“I am honored to be awarded the distinguished Albert B. Sabin Gold Medal alongside fellow recipients whose work has saved so many lives,” Baker said. “I never planned to be a researcher. I became a doctor to help one patient at a time, but what I found was a calling to use the knowledge gained through research to advocate for life-saving interventions for mothers and babies. I sincerely thank the Sabin Vaccine Institute for the incredible honor of this award.”
The award was presented to Baker by Roger I. Glass, MD, PhD, director of the Fogarty International Center, 2015 recipient of the Sabin Award and husband of Dean Barbara J. Stoll, MD.
Awarded annually since 1994, the Albert B. Sabin Gold Medal recognizes champions who have made extraordinary contributions in the field of vaccinology or a complementary field. The award commemorates the legacy of Dr. Albert B. Sabin, who developed the oral polio vaccine that made monumental contributions to the near eradication of polio worldwide, then worked tirelessly to ensure the vaccine reached children around the world. Past Gold Medal recipients include Dr. Paul Offit, Dr. Anne Gershon and the late Dr. Maurice Hilleman, among many other distinguished vaccine experts.
An infectious diseases clinician, teacher and vaccinologist, Dr. Carol Baker’s discoveries about GBS immunity and pathogenesis helped shape the 1996 CDC consensus guidelines for routine GBS screening among pregnant women. Formerly the president of Infectious Diseases Society of America (IDSA) and the National Foundation for Infectious Diseases, she chaired multiple working groups within CDC’s Advisory Committee on Immunization Practices over the course of many years.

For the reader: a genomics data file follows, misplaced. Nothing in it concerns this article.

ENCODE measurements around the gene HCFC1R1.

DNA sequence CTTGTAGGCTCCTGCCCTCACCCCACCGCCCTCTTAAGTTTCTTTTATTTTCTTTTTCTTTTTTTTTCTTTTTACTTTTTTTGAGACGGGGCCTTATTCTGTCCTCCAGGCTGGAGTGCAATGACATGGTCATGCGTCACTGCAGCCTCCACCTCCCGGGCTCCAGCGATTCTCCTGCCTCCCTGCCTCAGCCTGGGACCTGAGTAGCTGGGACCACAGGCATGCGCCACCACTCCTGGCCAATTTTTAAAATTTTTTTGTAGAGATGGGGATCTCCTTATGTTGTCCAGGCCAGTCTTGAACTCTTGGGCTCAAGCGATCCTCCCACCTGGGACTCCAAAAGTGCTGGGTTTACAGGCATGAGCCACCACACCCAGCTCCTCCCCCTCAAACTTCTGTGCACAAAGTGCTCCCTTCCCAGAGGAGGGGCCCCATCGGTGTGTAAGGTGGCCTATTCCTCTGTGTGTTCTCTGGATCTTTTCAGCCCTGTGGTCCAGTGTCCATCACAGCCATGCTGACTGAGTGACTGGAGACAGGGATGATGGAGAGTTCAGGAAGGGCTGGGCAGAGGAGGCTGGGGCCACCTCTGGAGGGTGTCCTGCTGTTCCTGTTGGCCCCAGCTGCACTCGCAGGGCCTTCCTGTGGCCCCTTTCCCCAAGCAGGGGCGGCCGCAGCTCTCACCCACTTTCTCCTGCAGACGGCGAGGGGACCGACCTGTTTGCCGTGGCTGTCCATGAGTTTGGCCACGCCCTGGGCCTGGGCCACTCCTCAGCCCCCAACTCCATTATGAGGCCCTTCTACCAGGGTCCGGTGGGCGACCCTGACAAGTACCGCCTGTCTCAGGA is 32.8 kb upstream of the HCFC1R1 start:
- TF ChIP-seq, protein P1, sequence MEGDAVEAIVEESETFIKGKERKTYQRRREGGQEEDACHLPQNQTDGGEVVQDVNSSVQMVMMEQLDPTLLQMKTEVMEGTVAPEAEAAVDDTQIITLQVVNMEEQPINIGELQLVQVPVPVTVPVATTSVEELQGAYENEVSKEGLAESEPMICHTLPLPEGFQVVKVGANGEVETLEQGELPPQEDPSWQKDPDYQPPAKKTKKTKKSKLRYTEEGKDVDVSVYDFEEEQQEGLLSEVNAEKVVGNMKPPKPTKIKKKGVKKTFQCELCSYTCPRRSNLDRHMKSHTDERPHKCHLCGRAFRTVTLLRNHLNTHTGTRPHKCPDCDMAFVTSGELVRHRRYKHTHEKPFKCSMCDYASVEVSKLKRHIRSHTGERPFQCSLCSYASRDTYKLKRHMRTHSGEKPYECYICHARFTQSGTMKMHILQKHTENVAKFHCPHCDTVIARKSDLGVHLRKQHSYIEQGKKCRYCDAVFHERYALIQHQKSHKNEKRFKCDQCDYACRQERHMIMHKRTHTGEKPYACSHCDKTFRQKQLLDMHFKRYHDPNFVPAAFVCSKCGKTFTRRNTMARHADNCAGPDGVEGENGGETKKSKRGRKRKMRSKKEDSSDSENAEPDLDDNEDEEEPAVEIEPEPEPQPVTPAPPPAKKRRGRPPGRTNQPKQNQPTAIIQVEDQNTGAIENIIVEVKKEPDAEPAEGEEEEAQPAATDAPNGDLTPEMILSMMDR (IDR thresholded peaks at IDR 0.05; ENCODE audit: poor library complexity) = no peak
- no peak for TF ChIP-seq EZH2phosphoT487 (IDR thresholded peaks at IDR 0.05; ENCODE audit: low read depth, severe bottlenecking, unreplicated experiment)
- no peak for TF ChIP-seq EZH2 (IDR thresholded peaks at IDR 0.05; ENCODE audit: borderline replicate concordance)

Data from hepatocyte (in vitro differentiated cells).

Active on numerous editorial boards, Dr. Baker has worked on five editions of the American Academy of Pediatrics’ Red Book (2000-2015), which provides reliable and clinically useful information on more than 200 childhood infectious diseases. She has received many honors and awards, including the Maurice Hilleman Award from the CDC; the Mentor, Society Citation and Alexander Fleming Lifetime Achievement awards from the IDSA; the Distinguished Physician Award from the Pediatric Infectious Diseases Society; and the Schneerson-Robbins Award in Vaccinology.
Baker earned a bachelor’s degree in English from the University of Southern California and received her medical, residency and fellowship training at Baylor College of Medicine and Harvard University.
The Sabin Vaccine Institute is a leading advocate for expanding vaccine access and uptake globally, advancing vaccine research and development, and amplifying vaccine knowledge and innovation. Unlocking the potential of vaccines through partnership, Sabin has built a robust ecosystem of funders, innovators, implementers, practitioners, policy makers and public stakeholders to advance its vision of a future free from preventable diseases. As a non-profit with more than two decades of experience, Sabin is committed to finding solutions that last and extending the full benefits of vaccines to all people, regardless of who they are or where they live.
The 2019 Albert B. Sabin Gold Medal ceremony was made possible in part by the Bill & Melinda Gates Foundation and Pfizer.